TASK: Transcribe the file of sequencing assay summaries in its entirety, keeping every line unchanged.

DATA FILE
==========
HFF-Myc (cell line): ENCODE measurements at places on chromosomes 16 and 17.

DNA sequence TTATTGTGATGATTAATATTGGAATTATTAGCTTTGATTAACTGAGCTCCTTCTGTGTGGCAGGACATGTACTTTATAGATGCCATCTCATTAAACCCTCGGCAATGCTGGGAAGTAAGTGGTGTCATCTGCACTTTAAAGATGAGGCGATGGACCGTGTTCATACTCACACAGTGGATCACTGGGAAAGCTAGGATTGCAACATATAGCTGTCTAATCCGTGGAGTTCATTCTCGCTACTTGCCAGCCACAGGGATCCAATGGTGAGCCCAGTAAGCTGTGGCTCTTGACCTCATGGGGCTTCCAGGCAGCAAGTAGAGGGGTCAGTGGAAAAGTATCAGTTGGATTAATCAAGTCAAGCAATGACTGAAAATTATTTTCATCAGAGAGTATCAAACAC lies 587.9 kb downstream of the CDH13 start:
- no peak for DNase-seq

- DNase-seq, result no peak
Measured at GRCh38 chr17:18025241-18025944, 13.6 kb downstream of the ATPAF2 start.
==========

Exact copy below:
HFF-Myc (cell line): ENCODE measurements at places on chromosomes 16 and 17.

DNA sequence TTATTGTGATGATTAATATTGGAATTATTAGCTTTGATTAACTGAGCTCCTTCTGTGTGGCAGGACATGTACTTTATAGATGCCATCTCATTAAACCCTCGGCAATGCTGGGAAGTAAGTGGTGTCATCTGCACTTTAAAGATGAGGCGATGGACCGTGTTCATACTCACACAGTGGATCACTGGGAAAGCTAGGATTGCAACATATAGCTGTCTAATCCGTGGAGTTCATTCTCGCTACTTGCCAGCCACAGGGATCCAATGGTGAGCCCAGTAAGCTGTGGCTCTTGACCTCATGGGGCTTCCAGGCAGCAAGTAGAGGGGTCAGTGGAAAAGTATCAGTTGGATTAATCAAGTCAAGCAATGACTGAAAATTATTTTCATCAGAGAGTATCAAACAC lies 587.9 kb downstream of the CDH13 start:
- no peak for DNase-seq

- DNase-seq, result no peak
Measured at GRCh38 chr17:18025241-18025944, 13.6 kb downstream of the ATPAF2 start.